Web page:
A national food safety group is gearing up to sue the federal government over the controversial practice of planting genetically modified alfalfa seeds. Farmers are following the issue with great interest in Oregon, where alfalfa is a $175 million crop.
By Peter Beland
A national food safety group is gearing up to sue the federal government over the controversial practice of planting genetically modified alfalfa seeds.
The Center for Food Safety plans to sue the United States Department of Agriculture over a recent ruling to deregulate the planting of Roundup Ready alfalfa, a genetically engineered crop created by the global agribusiness Monsanto.
A legal battle between Monsanto and opponents of genetically modified alfalfa has been under way for six years. Monsanto promotes the herbicide-resistant alfalfa as a safe alternative that brings high yields. Opponents warn that the engineered crop could cross-contaminate organic and conventional plants and create herbicide-resistant weeds.
“We’re deeply disappointed by the decision [to deregulate],” says Organic Seed Alliance spokesperson Kristina Hubbard. “The agency missed an opportunity to establish a framework for overseeing GMOs.”
“I don’t believe that the USDA is concerned with people’s food choices as it is with keeping food cheap,” says Monmouth-area organic dairy farmer Jon Bansen.
It’s not only Oregon’s organic growers who are up in arms, but conventional alfalfa growers as well; both fear the risk of cross-contamination from the GE crop. “Pollen likes to travel far distances; in the case of alfalfa, bees are transporting it,” says Bansen. He worries that the engineered plants could hurt the export market of organic alfalfa to discerning East Asian markets.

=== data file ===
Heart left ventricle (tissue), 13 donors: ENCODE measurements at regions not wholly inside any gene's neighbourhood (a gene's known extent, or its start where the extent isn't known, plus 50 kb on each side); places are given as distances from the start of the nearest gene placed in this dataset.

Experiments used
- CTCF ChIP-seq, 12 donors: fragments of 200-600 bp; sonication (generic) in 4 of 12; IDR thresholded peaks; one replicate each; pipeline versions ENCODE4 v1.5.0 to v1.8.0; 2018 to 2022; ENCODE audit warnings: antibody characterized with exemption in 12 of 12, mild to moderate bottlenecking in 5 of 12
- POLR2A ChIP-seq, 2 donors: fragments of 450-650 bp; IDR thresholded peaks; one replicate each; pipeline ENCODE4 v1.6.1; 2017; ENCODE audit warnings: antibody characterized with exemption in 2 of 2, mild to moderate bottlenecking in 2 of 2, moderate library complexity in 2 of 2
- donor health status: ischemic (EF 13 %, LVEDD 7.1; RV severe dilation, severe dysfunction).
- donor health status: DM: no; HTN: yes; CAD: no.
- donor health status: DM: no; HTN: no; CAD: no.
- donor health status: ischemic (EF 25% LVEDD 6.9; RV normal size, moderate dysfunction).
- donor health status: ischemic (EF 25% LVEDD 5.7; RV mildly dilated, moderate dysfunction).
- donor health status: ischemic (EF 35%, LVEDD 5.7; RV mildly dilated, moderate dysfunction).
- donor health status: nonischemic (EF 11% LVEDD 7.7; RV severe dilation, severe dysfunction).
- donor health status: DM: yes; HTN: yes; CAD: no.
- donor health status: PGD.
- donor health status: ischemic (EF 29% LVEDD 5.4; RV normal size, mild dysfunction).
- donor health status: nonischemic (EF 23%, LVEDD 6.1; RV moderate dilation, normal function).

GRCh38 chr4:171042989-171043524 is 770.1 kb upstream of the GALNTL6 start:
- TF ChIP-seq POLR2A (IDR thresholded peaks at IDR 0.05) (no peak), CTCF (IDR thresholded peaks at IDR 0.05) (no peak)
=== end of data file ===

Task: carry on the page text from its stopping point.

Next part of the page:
A Monsanto spokesperson says such fears are irrelevant because decades of science has proven that multiple crop varieties can co-exist. “Farmers and seed companies have successfully managed coexistence in all crops since long before the introduction of biotech crops and continue to do so in alfalfa today,” says Mimi Rickets, spokesperson for the St Louis-based company. “Since the advent of biotech crops, both biotech and organic crop production have flourished.”
Even some opponents say that it is possible for the modified seeds to coexist with conventional ones. But they doubt that will happen without regulation. Currently, it is up the organic and conventional farmer to prevent cross-contamination. ”It wouldn’t be profitable if they had to do quality control,” says Bansen, wondering why Roundup Ready alfalfa growers are not required to control their crops more. The Monsanto alfalfa seeds cost more, but they require less work after planting.
According to the Center for Food Safety, of America’s 20 million acres of alfalfa, only 1.4 million are currently sprayed with herbicides. The ruling could mean that the remaining 18.6 million acres would be planted with Roundup Ready alfalfa and thus expose that area to herbicides that could cause harm to wildlife and the environment. “We think the ruling is unlawful and we will challenge,” says CFS senior attorney George Kimbrell.
Peter Beland is an associate writer for Oregon Business.